Friday 2 December 2016

Honeymoon husband arrested over wife's murder

Published 08/12/2010 | 08:04

Newlyweds Shrien Dewani and Anni Dewani. Photo: PA
Newlyweds Shrien Dewani and Anni Dewani. Photo: PA
Zola Tongo, a South African convicted of the murder of Anni Dewani, hides his face in court (AP)

A British newlywed accused of paying to have his bride killed on their honeymoon in South Africa has been arrested in the UK on suspicion of conspiring to murder her, police said.

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Shrien Dewani, whose wife Anni was shot dead last month as they visited a township, was held last night by Scotland Yard extradition officers after a request from the South African authorities.

It followed a court hearing in South Africa yesterday, during which taxi driver Zola Tongo said he was offered 15,000 rand (€1,600) (£1,300) by the 30-year-old businessman to kill his wife. The Dewani family dismissed the allegation as "totally ludicrous".

Mr Dewani, from Westbury-on-Trym in Bristol, handed himself in at a police station in the city yesterday, the Metropolitan Police said.

He is due to appear at the City of Westminster Magistrates' Court today.

Swedish Mrs Dewani, 28, was shot dead on November 13 after the couple's taxi was hijacked in the impoverished Gugulethu township in Cape Town.

Mr Dewani, who was released along with the driver by the carjackers, returned to England after the murder and has always denied any involvement in his wife's death.

At Western Cape High Court yesterday, Tongo said the businessman offered £1,300 (€1,600) for the killing just hours after the couple arrived in the country last month.

Tongo's allegation formed part of a plea agreement drawn up with prosecutors at the court, where he was jailed for 18 years for his part in the killing on November 13.

Mr Dewani's spokesman Max Clifford yesterday described the accusations as the latest in a string of false allegations against his client.

In a statement, the Dewani family said: "Shrien is totally innocent of any involvement in this heinous crime.

"These allegations are totally ludicrous and very hurtful to a young man who is grieving the loss of the woman he loved, his chosen life partner.

"South African police have never sought to speak to Shrien regarding the allegations. Instead, two weeks have been spent negotiating this confession from the taxi driver while the two others accused have complained of torture and false confessions."

In his formal admission, 31-year-old Tongo said he was waiting for fares at Cape Town International Airport when Mr Dewani asked to be driven to the five-star Cape Grace hotel where he allegedly offered 15,000 rand (€1,600) to "have a client of his taken off the scene".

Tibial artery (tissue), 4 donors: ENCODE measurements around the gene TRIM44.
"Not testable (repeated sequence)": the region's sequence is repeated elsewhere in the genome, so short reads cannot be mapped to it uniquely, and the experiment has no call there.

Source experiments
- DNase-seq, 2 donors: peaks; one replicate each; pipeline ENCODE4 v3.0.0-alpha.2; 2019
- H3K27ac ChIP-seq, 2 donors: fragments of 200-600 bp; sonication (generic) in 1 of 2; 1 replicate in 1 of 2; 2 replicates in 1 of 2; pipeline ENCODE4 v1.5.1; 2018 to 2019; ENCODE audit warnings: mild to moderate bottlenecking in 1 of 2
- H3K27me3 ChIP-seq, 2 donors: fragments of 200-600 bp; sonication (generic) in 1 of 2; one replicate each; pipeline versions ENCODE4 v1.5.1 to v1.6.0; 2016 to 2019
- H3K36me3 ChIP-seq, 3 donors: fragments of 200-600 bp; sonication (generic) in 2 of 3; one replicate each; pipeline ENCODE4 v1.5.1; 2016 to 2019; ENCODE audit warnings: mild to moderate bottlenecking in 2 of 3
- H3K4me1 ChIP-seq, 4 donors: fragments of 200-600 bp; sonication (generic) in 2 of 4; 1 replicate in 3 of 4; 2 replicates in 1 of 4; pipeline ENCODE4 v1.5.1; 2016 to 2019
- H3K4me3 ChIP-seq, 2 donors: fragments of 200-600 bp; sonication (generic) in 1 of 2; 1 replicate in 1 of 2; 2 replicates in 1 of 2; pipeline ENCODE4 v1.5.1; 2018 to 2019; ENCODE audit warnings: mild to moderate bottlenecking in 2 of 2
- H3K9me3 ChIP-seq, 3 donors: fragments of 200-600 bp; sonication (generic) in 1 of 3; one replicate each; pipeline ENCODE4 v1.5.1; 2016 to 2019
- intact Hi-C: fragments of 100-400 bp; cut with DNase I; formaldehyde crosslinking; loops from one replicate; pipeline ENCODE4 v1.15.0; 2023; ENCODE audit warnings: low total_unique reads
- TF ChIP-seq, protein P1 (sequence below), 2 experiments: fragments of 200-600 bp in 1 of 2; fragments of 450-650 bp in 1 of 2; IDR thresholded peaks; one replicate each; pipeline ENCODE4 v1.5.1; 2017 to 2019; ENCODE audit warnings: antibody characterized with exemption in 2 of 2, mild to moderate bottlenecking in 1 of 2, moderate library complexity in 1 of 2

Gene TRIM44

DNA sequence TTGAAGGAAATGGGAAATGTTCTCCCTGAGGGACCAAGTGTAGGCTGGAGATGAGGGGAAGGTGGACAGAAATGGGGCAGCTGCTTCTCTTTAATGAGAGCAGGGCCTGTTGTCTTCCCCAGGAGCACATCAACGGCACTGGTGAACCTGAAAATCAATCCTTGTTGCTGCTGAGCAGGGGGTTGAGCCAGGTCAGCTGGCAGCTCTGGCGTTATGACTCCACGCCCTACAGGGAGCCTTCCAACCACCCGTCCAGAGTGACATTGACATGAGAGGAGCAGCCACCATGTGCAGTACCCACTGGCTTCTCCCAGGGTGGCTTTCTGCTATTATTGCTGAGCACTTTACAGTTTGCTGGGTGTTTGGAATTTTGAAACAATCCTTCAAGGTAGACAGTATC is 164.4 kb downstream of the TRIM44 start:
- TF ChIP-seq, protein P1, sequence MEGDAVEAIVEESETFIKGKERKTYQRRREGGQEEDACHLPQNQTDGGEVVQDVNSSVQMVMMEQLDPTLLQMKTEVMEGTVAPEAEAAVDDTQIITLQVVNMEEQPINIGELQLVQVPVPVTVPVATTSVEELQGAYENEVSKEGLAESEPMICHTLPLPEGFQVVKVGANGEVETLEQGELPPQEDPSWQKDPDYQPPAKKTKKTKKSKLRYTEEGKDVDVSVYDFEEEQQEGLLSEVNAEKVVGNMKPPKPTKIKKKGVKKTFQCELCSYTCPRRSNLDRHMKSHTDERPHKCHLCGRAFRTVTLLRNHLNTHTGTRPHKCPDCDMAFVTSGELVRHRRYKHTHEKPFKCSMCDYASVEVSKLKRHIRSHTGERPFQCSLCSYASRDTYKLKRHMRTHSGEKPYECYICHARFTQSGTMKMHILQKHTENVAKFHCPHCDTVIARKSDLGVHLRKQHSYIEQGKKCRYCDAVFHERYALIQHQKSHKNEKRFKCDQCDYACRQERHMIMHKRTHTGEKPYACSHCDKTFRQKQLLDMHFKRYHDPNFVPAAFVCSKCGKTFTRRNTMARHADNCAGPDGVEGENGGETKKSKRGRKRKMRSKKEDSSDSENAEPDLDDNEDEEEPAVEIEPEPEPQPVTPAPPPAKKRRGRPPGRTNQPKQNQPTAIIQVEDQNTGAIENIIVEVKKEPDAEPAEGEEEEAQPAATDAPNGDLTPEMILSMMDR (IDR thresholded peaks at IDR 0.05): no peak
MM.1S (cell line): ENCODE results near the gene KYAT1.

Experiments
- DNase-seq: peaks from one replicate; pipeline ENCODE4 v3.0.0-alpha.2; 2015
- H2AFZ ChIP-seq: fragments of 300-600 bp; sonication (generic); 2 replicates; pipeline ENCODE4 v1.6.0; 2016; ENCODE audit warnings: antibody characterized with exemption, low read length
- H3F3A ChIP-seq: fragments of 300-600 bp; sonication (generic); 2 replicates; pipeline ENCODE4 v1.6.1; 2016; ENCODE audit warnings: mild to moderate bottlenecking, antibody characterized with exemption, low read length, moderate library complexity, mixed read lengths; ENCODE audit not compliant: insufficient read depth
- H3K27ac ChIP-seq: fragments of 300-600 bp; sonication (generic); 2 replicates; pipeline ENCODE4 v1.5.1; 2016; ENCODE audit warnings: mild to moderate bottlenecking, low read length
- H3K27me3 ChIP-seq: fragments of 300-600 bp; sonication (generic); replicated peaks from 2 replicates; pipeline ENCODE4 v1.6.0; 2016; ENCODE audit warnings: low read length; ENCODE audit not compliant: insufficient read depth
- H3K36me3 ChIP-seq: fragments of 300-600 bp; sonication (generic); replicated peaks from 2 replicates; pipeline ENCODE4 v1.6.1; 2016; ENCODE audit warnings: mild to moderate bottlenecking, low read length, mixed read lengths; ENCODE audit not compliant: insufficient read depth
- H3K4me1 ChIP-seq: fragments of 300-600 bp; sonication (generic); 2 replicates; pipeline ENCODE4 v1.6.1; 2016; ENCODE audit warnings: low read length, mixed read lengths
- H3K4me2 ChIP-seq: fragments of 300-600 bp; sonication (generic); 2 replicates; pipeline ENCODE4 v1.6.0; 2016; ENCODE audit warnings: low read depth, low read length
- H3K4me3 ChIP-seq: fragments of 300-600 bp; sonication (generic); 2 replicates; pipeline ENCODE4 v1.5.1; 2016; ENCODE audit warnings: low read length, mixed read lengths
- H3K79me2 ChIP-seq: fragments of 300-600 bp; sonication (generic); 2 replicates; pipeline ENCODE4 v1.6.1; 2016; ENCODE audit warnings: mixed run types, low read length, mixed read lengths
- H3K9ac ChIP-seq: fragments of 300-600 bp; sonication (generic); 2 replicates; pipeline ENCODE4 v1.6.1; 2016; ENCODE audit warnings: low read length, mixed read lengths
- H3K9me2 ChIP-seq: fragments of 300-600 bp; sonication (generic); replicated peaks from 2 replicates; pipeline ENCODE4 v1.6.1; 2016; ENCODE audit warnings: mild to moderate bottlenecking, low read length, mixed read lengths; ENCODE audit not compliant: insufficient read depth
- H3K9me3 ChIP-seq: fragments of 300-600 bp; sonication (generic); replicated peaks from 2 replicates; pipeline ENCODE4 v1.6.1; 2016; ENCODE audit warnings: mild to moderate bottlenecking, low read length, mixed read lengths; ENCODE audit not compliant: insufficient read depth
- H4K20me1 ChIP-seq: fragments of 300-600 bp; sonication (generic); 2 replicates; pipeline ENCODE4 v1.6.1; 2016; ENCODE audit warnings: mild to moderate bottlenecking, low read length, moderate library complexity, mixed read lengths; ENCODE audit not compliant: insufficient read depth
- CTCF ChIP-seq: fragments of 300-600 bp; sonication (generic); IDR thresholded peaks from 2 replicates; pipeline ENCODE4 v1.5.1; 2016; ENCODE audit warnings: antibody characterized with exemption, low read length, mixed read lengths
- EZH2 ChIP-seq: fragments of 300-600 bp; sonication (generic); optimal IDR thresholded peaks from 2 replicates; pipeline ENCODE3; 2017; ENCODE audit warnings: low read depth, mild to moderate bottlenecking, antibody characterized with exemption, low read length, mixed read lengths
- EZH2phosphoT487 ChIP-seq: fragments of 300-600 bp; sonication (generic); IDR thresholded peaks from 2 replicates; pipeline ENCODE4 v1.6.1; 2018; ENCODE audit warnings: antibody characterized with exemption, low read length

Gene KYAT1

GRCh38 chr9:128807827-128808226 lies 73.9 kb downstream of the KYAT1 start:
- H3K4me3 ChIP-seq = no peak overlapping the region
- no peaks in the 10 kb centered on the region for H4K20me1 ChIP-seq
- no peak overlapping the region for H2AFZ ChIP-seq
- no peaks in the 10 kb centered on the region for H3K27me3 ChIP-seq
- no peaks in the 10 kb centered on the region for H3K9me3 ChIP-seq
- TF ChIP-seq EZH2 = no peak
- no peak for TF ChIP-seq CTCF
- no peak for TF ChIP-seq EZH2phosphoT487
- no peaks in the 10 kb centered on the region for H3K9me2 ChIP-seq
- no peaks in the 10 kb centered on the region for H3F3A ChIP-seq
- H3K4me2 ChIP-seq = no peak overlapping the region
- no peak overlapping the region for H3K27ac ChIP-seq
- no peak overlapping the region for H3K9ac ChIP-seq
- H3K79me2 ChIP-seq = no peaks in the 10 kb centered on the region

The "hijacking" was arranged with the help of two hitmen - Xolile Mnguni and Mziwamadoda Qwabe, both from Khayelitsha - for the next evening, he said.

Tongo claimed he was ordered out of the car when the hitmen struck.

"They then drove off with Shrien Dewani and the deceased still in the vehicle," he said.

"I knew that (the hitmen) would not harm Shrien Dewani and that he would be dropped off at some further point. I also knew that the deceased would be kidnapped, robbed and murdered ... after Shrien Dewani had been ejected from the vehicle in accordance with the plan."

Mnguni, 23, and Qwabe, 25, also face charges of murder, aggravated robbery and kidnapping and will appear at Wynberg Regional Court on February 25.

The Dewanis, who are understood to have met when relatives introduced them in England 15 months earlier, had only been married for a fortnight at the time of the killing.

Mrs Dewani's father, Vinod Hindocha, struggled to contain his grief during yesterday's hearing and left the packed courtroom with tears in his eyes.

Brigadier Sally de Beer, of the South African Police Service national media centre, said: "I can confirm that a warrant for the arrest of the husband of the slain tourist, Anni Dewani, was obtained by the South African Police Service after testimony implicating Shrien Dewani in her murder was given in court.

"The warrant of arrest was forwarded to our counterparts in the UK - the foreign assistance division - who acknowledged receipt and advised that they would act on it.

"The normal processes will now be followed, in conjunction with relevant role players, in order to ensure that justice takes its course in this matter."



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